Completed projects

External funded projects

DfG Internationale wissenschaftliche Veranstaltungen

Opening lecture at TU Darmstadt

The First International Conference on Cities and Change “Three Decades of Post-socialist Transition”, May 17-18, 2019

The first international conference on cities and change, held at the Technical University of Darmstadt (TU) on 17th and 18th May 2019, aimed at marking thirty years since the fall of state-socialism in 1989. The conference was organised by a team of Postdoctoral Research Fellows gathered around the Urban Morphosis Lab established in 2018, with a focus on investigating complexity and diversity in contemporary urban changes. The German Research Foundation DfG generously supported the event, alongside with the TU Darmstadt, through its organisation for promoting early career researchers “Ingenium”, and its interdisciplinary research group “AG Stadtforschung”.

The venue was a remarkable historic building, the Maschinenhaus, built in 1904 by the architect Georg Wikop. Until 2001, the building had been the power plant of the central campus of the University, later to be converted into a large lecture hall and several seminar rooms. The conference programme comprised of four keynote lectures and 74 presentations distributed in 15 thematic sessions, which attracted more than 125 international participants from a wide range of disciplines: architects, planners, geographers, historians and sociologists. Having only two days available for the conference programme, the sessions were organised in parallel, which made the participants face the challenging task to choose between the wide ranges of topics. However, there was an opportunity to easily transfer between the sessions, due to the closeness of the spaces and their favourable layout. Besides from the keynote lectures and sessions, there were also two book promotions organised during the breaks in each conference days.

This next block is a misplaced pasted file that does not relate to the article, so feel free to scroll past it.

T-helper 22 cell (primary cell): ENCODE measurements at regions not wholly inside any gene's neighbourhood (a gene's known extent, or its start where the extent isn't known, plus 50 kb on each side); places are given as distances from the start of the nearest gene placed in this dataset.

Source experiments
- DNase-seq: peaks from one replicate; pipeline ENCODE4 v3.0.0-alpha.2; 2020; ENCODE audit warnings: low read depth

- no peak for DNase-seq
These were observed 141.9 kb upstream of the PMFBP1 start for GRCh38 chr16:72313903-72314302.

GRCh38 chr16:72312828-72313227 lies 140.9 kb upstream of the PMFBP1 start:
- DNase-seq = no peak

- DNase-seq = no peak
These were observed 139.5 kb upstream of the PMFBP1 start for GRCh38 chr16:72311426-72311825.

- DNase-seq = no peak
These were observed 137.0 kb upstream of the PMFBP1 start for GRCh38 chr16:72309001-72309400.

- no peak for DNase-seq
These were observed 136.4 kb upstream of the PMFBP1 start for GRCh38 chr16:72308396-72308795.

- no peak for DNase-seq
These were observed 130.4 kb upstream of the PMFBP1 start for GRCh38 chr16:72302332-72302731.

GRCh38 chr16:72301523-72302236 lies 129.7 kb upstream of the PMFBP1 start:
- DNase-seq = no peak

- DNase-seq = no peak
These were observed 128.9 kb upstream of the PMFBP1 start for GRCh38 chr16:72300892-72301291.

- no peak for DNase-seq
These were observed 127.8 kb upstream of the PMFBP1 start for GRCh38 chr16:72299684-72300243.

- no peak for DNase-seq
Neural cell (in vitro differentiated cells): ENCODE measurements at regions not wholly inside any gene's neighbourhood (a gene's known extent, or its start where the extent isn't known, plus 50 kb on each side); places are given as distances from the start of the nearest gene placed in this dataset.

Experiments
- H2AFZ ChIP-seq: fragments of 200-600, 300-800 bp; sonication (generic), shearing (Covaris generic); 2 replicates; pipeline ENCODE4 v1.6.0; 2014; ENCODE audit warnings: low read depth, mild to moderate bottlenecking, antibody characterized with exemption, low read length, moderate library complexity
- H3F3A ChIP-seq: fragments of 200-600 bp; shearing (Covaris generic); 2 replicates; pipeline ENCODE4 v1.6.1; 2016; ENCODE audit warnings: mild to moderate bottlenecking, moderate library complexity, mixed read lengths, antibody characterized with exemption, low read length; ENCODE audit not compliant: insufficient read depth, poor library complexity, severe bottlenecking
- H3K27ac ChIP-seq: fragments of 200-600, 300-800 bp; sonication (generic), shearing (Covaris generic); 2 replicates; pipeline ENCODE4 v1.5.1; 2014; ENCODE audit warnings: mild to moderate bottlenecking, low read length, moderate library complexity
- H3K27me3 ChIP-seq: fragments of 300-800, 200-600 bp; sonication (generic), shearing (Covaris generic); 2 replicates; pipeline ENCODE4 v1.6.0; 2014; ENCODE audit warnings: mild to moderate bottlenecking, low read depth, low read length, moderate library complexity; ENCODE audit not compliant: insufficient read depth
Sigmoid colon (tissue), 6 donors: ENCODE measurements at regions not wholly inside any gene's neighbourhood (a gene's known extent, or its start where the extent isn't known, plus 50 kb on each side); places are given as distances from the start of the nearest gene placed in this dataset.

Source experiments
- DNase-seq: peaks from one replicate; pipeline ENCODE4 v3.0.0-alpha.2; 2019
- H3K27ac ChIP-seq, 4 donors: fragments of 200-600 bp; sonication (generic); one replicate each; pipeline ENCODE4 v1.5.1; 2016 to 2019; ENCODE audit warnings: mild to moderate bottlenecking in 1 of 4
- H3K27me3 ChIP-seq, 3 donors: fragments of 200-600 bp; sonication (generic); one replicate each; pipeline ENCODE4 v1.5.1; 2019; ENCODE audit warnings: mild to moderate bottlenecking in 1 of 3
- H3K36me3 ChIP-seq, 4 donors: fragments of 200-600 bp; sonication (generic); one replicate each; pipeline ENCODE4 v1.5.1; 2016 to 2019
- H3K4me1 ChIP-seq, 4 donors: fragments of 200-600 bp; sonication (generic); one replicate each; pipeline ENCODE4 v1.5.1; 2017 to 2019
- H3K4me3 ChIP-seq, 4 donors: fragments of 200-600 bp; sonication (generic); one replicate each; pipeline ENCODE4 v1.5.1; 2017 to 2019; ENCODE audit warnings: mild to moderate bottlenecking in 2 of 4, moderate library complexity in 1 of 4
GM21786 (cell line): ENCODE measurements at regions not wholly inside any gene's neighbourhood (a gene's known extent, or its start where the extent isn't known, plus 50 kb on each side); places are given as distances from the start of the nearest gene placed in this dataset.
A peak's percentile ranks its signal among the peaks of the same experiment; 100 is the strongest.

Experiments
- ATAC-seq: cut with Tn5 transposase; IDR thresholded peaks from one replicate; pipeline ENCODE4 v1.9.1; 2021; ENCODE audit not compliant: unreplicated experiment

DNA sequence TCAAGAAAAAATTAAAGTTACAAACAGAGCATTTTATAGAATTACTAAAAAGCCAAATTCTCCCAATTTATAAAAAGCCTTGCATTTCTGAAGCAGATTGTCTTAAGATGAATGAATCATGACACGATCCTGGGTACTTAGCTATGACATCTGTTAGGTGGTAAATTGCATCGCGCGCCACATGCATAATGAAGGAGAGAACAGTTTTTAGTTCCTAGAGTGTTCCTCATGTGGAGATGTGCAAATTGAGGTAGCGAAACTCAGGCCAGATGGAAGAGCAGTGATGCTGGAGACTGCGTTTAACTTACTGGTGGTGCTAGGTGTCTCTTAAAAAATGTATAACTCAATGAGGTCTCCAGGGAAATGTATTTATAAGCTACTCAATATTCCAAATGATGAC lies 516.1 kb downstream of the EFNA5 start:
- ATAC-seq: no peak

Regarding its thematic framework, the conference was focused on the last thirty years of spatial transformation, during which Central and Eastern European countries (CEE) have been transforming from centrally planned societies and economies to those based on market forces. Not only had the economic and political contexts of the countries dramatically changed but at the same time they went through the equally significant shocks of post-industrial transformation, which also the cities in Western Europe experienced. The keynote lectures illustrated a wide spectrum of responses to these transitions. At one hand, Oleg Golubchikov introduced these cities as the agency of change, while Nina Gribat illustrated conflicting urbanisms of post-socialist and post-industrial urban transformations in East Germany. On the other end, some perspectives were more optimistic, such as apparently sustainable planning of Slovenia, as presented by Kaliopa Dimitrovska Andrews. This lecture provoked a considerable reaction because it dramatically contrasted with the experience of a majority of the countries represented, where development was proceeding on a more disorderly and haphazard basis with little regard for the long-term implications of the patterns being established.

The 11 themes of the parallel sessions offered a diverse range of topics–from approaches to the conservation of the cultural heritage of the socialist regimes to the ways the new towns founded on now obsolete heavy industries are being transformed–including many unique cases, such as Skopje, where neoclassical facades are being grafted onto modernist buildings. The countries in the focus stretched from Germany to Uzbekistan with a particularly prominent representation from the states of the former Soviet Union and Yugoslavia. They manifest a diversity of cultures, religions and histories and it was striking how the inheritance of pre-socialist history still impacts on CEE towns and cities. For example patterns of land ownership in the small towns in Poland are still heavily influenced by the partition of the country between Prussia, Russia and Austria, which ended a century ago. Nevertheless, thirty years is still a relatively short time period for urban fabrics to be transformed, as was pointed out by the final keynote speaker Ludek Sykora, who at the same time challenged the audience through his interpretation of capitalist pasts and socialist futures.

Inhouse project support

Friends from TU Darmstadt

Exhibition opening in German Architecture Museum DAM in Frankfurt

Towards Equitable Urban Future: Thinking Outside of the Box

The project invovled two workshops aiming to establish grounds for the multimedia event that promoted innovative approaches to current urban challenges. The objective was to foster thinking outside the box in different ways and through different media. During three semesters of work with different groups of international students, diverse socio-economic issues, uncertainties of climate change and above all unpredictable impacts of urbanization were all in the focus of debates that were consequently materialised through different media into exhibits. All were later integrated in the exhibition and lecture series set on display in German Architecture Museum (DAM) in Frankfurt. In cooperation with Britta Eiermann (TUD).